Enthusiasm for the project has been high and plans for the second season are already underway where Carlo will settle into life in Los Angeles, meet the man of his dreams (to be played by Leo Forte) and endure a visit from his family. Comedian and frequent Oscar writer Bruce Vilanch will join the cast as Kiki’s husband, Geri Jewell will appear as herself and Charlene Tilden of Dallas fame and Geri Reischl (the second Jan Brady) will also appear.
Child of the 70s launches on October 24 with a Studio 54-themed premiere party at 8pm at Micky’s in West Hollywood. New episodes will post every week. In the meantime, you can preview the first episode below.
Michael Vaccaro himself is no stranger to the Enterprise, having previously been profiled in December of 2011. Below is a truncated version of that original profile.
When, where and how did you decide to become an actor?
I feel like I came out of the womb knowing that I was gay and knowing that I wanted to be an actor. It was very clear. There was never any question about it; there were never any thoughts about doing anything else. It just always was.
What was your first role -- professional or otherwise?
I was in theatre camp. When I was 6 or 8 I played Tevye in Fiddler on the Roof. When I was in elementary school, my best friend (who is now a Broadway actress named Natalie Toro) and I formed a group together. There were about five or six of us and we performed shows for the school.
My first professional job was with Columbia Records. I got a contract with them when I was kid. They wanted a kid singer -- a Donny Osmond type. I then recorded a song on the soundtrack of a film. That’s how I got into SAG.
How do you approach a role?
It always depends on the role. I sorta work from the outside in. I tend to go for a look first. A wig will help me find a character. An outfit will help me find a character. An accent, some sort of way of speech or speaking helps me. I like to do all of that stuff first and then work on the emotional stuff once I have a look or way of speaking. It just helps put me in that place. It helps put me in that mindset.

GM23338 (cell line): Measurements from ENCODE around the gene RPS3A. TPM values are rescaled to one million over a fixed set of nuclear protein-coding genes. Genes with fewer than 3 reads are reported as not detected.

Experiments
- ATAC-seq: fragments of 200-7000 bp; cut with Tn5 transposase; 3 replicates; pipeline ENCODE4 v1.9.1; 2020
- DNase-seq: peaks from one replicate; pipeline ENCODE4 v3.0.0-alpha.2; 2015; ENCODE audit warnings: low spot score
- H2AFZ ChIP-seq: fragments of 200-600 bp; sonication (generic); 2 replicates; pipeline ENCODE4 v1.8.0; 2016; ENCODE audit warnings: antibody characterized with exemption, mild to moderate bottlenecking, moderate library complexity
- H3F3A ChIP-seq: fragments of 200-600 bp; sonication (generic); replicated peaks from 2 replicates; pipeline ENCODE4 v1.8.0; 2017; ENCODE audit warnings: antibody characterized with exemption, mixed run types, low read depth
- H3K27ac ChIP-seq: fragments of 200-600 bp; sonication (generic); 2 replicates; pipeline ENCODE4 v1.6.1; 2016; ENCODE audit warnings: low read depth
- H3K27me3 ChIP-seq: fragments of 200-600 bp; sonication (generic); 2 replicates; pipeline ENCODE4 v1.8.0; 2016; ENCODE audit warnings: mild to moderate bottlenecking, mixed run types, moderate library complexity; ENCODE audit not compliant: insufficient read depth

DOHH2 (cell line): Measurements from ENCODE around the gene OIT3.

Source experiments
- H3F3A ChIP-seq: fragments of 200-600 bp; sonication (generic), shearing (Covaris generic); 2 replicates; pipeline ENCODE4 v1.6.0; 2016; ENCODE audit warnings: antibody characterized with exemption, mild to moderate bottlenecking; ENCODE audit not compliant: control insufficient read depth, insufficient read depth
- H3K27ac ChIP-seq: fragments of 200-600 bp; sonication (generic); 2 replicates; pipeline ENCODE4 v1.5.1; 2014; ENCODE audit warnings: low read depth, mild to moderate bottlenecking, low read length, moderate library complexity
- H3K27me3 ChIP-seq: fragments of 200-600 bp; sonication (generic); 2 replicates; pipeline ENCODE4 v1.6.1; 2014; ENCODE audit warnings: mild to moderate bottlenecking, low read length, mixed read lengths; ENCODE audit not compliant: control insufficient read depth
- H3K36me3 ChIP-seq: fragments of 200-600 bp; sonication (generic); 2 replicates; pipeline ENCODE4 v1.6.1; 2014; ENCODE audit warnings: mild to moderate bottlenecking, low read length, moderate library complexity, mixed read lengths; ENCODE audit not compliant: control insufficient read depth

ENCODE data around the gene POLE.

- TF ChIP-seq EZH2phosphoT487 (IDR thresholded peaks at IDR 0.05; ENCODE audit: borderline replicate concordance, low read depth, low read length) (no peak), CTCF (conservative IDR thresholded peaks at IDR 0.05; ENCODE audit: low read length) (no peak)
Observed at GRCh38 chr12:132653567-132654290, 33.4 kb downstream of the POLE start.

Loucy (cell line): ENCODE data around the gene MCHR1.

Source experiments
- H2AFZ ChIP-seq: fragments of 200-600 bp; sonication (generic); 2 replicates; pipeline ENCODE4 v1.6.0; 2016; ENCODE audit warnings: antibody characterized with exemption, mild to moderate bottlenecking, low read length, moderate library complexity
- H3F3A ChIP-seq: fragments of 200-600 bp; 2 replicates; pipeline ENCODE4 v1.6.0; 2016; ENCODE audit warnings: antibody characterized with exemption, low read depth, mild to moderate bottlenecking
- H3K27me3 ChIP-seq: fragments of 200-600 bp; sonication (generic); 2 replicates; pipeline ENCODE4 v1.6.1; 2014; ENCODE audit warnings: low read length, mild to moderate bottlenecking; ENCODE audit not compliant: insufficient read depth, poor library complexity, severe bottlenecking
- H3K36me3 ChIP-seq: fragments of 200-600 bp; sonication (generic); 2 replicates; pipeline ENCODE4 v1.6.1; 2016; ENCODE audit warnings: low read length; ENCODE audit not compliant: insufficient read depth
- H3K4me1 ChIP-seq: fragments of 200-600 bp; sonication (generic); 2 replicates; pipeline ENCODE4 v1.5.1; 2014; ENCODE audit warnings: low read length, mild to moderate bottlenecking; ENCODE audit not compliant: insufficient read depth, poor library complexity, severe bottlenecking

It does depend on what it is. For instance, I do a lot of Shakespeare. With Shakespeare generally I would start with the words -- basically figuring out what you’re saying and what the character is saying. And the Iambic Pentameter.
Everybody has a different outside. Inside, everybody’s the same. If you have a good play, then whatever your particular situation or circumstance happens to be, the emotions and the feelings are universal.
I feel like I’m always playing myself, but I’m playing myself in this situation or in that situation. I don’t think you can really play other people. It also comes back to that same thing about things being universal. I can only bring my own experience to something. It doesn’t mean that I can’t play things outside my experience. I have never been a murderer but I could play a murderer. I would just bring my feelings about that to it.
What do you draw upon to find your character?
My life experience. I feel like it’s impossible to draw upon anyone else’s life experience. There are certain things, certain memories, certain events that happened in my life that are the epitome of a certain feeling or emotion. If I need to pull that particular feeling or emotion out, I tend to go to certain things, to certain benchmarks in my life.
How do you describe your style of acting?
My favorite actors are all what I consider to be very natural and it goes back to what I was saying earlier about feeling like I’m playing myself in different situations in each role. It’s just me. I have to bring myself. I have to bring my body. I have to bring my mind.
All the people who I tend to like and one of the things I try to have in myself is vulnerability. I think that the most important thing for an actor to have is vulnerability.
What role has been your favorite to play and why?